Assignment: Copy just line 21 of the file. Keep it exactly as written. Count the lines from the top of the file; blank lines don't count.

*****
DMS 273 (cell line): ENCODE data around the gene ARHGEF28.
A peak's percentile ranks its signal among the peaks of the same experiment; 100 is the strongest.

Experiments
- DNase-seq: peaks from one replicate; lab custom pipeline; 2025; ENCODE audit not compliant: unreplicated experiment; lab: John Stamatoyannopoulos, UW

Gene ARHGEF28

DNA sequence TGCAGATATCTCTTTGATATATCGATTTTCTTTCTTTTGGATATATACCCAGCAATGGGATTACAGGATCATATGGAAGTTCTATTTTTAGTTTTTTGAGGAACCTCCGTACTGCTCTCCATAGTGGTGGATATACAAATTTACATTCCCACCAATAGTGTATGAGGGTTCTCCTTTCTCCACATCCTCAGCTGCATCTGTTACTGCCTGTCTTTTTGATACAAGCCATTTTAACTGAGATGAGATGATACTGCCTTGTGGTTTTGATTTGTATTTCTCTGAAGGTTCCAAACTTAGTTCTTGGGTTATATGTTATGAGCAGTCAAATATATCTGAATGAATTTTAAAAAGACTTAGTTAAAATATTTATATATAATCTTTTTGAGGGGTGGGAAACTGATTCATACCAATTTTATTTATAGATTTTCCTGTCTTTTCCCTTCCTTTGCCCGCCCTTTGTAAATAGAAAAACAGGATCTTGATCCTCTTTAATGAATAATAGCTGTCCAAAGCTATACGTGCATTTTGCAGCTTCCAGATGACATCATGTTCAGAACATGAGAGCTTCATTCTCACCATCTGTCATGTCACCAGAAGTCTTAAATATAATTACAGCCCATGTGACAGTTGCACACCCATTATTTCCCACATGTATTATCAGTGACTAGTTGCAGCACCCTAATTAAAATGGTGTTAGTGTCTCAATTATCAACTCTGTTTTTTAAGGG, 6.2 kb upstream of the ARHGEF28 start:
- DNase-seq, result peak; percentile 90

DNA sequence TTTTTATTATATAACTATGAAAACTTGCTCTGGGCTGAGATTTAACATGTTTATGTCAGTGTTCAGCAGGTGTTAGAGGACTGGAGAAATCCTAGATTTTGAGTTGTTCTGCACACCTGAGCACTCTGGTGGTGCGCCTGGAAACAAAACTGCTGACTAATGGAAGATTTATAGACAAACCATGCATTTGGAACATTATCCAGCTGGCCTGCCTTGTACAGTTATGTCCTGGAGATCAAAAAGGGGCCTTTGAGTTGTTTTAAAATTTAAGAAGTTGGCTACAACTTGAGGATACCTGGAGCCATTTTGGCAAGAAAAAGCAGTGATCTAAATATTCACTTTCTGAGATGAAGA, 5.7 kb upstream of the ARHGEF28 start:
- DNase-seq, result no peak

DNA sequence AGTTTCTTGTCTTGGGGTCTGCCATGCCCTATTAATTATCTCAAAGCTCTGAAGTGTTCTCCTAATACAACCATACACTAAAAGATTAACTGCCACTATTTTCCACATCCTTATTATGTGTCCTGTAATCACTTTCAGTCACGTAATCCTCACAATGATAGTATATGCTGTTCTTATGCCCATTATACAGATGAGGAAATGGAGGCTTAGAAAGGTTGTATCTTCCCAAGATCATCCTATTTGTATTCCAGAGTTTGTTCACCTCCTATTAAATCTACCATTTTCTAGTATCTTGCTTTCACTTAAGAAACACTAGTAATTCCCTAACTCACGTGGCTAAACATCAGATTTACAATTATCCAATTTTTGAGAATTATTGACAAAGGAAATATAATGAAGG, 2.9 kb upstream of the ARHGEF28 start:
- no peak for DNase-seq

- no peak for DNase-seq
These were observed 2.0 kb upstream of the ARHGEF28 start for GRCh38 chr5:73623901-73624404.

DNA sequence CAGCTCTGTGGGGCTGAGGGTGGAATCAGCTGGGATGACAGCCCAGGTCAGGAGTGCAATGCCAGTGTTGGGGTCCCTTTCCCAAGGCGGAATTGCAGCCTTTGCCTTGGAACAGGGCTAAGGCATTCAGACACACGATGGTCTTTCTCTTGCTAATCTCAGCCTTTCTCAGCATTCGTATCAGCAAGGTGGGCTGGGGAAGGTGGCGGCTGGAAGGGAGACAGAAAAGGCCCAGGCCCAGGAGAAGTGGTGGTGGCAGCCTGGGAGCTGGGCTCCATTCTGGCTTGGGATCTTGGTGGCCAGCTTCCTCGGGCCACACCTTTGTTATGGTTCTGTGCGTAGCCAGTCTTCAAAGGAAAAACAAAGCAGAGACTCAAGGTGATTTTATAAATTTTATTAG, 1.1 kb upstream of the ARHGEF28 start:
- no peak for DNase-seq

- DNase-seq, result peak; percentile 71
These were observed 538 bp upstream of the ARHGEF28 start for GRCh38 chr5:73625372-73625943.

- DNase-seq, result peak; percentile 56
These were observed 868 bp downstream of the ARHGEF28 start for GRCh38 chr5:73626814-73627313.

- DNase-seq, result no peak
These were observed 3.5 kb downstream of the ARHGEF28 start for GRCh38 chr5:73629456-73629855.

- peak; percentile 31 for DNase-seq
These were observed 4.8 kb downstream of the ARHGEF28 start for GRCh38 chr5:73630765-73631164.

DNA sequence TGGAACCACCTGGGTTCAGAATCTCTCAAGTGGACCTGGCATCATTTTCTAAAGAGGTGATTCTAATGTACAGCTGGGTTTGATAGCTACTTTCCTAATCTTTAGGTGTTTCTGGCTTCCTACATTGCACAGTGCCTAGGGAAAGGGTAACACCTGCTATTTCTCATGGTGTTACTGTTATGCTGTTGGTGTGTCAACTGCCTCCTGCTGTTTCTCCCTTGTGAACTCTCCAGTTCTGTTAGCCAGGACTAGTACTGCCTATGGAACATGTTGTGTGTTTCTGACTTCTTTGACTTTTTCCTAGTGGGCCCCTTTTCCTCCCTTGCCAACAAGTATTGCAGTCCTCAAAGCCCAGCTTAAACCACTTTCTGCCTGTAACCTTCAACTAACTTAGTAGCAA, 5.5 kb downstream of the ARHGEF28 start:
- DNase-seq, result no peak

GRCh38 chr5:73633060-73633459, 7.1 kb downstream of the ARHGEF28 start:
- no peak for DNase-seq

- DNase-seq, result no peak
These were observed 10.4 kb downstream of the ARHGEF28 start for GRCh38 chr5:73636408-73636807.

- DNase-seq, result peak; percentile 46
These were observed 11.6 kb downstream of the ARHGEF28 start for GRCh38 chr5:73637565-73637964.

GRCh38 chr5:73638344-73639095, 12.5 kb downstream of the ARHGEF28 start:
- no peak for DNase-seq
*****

These were observed 3.5 kb downstream of the ARHGEF28 start for GRCh38 chr5:73629456-73629855.